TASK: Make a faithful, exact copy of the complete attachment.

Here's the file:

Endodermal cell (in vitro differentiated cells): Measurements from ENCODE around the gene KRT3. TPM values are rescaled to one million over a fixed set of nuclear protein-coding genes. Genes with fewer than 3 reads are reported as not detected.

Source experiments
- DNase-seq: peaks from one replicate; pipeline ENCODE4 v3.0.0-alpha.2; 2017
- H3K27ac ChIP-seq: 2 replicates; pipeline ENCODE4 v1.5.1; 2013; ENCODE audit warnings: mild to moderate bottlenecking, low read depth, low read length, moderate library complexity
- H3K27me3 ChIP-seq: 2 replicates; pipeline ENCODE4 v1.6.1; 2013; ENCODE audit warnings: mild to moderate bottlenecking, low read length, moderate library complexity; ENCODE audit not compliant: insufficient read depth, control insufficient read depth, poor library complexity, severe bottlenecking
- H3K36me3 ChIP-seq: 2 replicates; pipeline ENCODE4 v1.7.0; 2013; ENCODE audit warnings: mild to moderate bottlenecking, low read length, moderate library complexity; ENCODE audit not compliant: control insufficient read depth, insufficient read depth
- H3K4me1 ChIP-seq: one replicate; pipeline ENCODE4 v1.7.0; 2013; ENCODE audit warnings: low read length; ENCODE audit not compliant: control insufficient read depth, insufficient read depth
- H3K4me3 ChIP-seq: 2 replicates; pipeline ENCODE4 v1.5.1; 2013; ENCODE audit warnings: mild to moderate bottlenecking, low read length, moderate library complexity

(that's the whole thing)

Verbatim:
Endodermal cell (in vitro differentiated cells): Measurements from ENCODE around the gene KRT3. TPM values are rescaled to one million over a fixed set of nuclear protein-coding genes. Genes with fewer than 3 reads are reported as not detected.

Source experiments
- DNase-seq: peaks from one replicate; pipeline ENCODE4 v3.0.0-alpha.2; 2017
- H3K27ac ChIP-seq: 2 replicates; pipeline ENCODE4 v1.5.1; 2013; ENCODE audit warnings: mild to moderate bottlenecking, low read depth, low read length, moderate library complexity
- H3K27me3 ChIP-seq: 2 replicates; pipeline ENCODE4 v1.6.1; 2013; ENCODE audit warnings: mild to moderate bottlenecking, low read length, moderate library complexity; ENCODE audit not compliant: insufficient read depth, control insufficient read depth, poor library complexity, severe bottlenecking
- H3K36me3 ChIP-seq: 2 replicates; pipeline ENCODE4 v1.7.0; 2013; ENCODE audit warnings: mild to moderate bottlenecking, low read length, moderate library complexity; ENCODE audit not compliant: control insufficient read depth, insufficient read depth
- H3K4me1 ChIP-seq: one replicate; pipeline ENCODE4 v1.7.0; 2013; ENCODE audit warnings: low read length; ENCODE audit not compliant: control insufficient read depth, insufficient read depth
- H3K4me3 ChIP-seq: 2 replicates; pipeline ENCODE4 v1.5.1; 2013; ENCODE audit warnings: mild to moderate bottlenecking, low read length, moderate library complexity